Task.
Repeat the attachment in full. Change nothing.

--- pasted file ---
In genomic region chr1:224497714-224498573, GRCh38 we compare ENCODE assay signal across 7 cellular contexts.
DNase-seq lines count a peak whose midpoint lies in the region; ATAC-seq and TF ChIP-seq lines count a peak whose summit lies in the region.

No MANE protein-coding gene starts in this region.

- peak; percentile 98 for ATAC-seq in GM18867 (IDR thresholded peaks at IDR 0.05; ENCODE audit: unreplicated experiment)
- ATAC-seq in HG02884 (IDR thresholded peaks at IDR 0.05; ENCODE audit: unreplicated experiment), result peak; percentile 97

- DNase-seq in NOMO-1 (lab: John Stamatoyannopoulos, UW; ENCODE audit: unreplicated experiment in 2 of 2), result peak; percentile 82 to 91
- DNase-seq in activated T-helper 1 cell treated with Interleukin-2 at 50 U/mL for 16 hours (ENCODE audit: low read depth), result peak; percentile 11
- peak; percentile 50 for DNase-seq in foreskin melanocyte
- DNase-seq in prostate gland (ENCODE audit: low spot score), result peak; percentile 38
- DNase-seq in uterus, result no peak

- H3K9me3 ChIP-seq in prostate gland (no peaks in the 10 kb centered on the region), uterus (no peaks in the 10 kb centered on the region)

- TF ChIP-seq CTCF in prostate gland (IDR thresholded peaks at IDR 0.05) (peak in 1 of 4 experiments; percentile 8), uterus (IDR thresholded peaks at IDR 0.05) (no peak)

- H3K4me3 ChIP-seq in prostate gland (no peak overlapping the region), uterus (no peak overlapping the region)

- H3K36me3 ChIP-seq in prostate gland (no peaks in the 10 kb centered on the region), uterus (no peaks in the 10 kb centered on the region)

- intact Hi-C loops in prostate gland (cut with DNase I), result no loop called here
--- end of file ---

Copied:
In genomic region chr1:224497714-224498573, GRCh38 we compare ENCODE assay signal across 7 cellular contexts.
DNase-seq lines count a peak whose midpoint lies in the region; ATAC-seq and TF ChIP-seq lines count a peak whose summit lies in the region.

No MANE protein-coding gene starts in this region.

- peak; percentile 98 for ATAC-seq in GM18867 (IDR thresholded peaks at IDR 0.05; ENCODE audit: unreplicated experiment)
- ATAC-seq in HG02884 (IDR thresholded peaks at IDR 0.05; ENCODE audit: unreplicated experiment), result peak; percentile 97

- DNase-seq in NOMO-1 (lab: John Stamatoyannopoulos, UW; ENCODE audit: unreplicated experiment in 2 of 2), result peak; percentile 82 to 91
- DNase-seq in activated T-helper 1 cell treated with Interleukin-2 at 50 U/mL for 16 hours (ENCODE audit: low read depth), result peak; percentile 11
- peak; percentile 50 for DNase-seq in foreskin melanocyte
- DNase-seq in prostate gland (ENCODE audit: low spot score), result peak; percentile 38
- DNase-seq in uterus, result no peak

- H3K9me3 ChIP-seq in prostate gland (no peaks in the 10 kb centered on the region), uterus (no peaks in the 10 kb centered on the region)

- TF ChIP-seq CTCF in prostate gland (IDR thresholded peaks at IDR 0.05) (peak in 1 of 4 experiments; percentile 8), uterus (IDR thresholded peaks at IDR 0.05) (no peak)

- H3K4me3 ChIP-seq in prostate gland (no peak overlapping the region), uterus (no peak overlapping the region)

- H3K36me3 ChIP-seq in prostate gland (no peaks in the 10 kb centered on the region), uterus (no peaks in the 10 kb centered on the region)

- intact Hi-C loops in prostate gland (cut with DNase I), result no loop called here